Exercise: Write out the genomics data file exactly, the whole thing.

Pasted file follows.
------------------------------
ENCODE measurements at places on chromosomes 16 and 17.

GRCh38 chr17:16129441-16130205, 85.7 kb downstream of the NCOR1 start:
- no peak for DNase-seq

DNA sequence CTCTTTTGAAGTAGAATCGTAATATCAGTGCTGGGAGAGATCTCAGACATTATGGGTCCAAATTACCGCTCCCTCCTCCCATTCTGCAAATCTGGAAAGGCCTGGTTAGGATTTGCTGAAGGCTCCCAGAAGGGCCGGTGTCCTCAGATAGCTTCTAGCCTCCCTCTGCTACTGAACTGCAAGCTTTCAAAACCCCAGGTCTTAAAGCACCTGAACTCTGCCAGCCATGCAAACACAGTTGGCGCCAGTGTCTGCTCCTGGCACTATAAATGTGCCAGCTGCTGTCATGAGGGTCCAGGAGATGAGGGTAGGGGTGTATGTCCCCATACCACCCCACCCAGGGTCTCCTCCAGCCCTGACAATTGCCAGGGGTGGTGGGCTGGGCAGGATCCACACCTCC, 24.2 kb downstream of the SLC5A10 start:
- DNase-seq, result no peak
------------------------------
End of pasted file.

ENCODE measurements at places on chromosomes 16 and 17.

GRCh38 chr17:16129441-16130205, 85.7 kb downstream of the NCOR1 start:
- no peak for DNase-seq

DNA sequence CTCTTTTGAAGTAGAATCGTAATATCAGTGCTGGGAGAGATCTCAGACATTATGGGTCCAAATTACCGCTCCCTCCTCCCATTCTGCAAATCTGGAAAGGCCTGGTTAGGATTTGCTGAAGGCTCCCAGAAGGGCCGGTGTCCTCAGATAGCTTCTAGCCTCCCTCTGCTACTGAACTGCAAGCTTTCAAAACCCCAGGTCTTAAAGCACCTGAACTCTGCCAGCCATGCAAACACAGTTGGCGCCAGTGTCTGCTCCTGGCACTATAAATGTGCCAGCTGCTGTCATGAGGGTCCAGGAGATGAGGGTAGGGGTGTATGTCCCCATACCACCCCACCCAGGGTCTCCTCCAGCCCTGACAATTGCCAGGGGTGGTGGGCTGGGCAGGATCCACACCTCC, 24.2 kb downstream of the SLC5A10 start:
- DNase-seq, result no peak